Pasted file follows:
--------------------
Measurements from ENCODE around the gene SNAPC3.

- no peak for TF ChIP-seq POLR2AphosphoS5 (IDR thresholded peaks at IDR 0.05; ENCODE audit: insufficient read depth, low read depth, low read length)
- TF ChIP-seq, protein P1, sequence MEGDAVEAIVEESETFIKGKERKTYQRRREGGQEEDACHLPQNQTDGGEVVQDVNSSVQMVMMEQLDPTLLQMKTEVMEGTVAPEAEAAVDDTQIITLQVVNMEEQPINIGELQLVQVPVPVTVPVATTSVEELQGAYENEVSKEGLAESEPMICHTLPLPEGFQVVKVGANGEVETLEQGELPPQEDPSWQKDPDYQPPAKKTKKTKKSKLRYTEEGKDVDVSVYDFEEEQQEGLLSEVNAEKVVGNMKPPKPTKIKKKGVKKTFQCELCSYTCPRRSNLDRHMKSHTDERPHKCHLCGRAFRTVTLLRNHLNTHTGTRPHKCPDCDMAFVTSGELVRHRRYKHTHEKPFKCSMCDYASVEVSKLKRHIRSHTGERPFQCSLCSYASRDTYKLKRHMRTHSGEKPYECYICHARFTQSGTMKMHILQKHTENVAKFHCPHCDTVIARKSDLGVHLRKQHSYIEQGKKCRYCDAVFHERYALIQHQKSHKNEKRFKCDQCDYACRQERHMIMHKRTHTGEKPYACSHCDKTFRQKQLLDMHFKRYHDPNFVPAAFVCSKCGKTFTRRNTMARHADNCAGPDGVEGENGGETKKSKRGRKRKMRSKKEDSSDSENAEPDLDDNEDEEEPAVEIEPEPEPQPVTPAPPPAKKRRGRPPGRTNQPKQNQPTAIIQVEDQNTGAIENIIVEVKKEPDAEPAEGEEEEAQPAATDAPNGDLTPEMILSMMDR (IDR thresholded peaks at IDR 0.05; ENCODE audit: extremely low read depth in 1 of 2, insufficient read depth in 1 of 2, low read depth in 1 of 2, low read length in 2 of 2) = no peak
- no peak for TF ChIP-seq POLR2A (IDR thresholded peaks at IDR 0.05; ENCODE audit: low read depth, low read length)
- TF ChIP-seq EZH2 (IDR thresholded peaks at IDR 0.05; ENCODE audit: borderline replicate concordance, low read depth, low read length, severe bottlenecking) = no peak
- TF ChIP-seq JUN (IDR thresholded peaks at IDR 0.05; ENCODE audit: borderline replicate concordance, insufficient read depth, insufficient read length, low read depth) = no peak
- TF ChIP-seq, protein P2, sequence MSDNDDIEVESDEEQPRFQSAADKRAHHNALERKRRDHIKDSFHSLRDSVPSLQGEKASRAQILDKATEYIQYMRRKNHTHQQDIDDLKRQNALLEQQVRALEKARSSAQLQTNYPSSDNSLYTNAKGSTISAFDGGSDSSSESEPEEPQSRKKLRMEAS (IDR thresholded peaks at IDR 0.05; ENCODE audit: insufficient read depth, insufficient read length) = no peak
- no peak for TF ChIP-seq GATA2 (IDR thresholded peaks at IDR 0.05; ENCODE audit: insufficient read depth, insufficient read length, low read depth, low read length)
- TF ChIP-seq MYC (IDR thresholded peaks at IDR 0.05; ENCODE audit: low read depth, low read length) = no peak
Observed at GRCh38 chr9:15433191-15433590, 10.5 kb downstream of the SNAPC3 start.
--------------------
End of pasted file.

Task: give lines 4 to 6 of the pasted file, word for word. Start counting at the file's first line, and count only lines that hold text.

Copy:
- no peak for TF ChIP-seq POLR2A (IDR thresholded peaks at IDR 0.05; ENCODE audit: low read depth, low read length)
- TF ChIP-seq EZH2 (IDR thresholded peaks at IDR 0.05; ENCODE audit: borderline replicate concordance, low read depth, low read length, severe bottlenecking) = no peak
- TF ChIP-seq JUN (IDR thresholded peaks at IDR 0.05; ENCODE audit: borderline replicate concordance, insufficient read depth, insufficient read length, low read depth) = no peak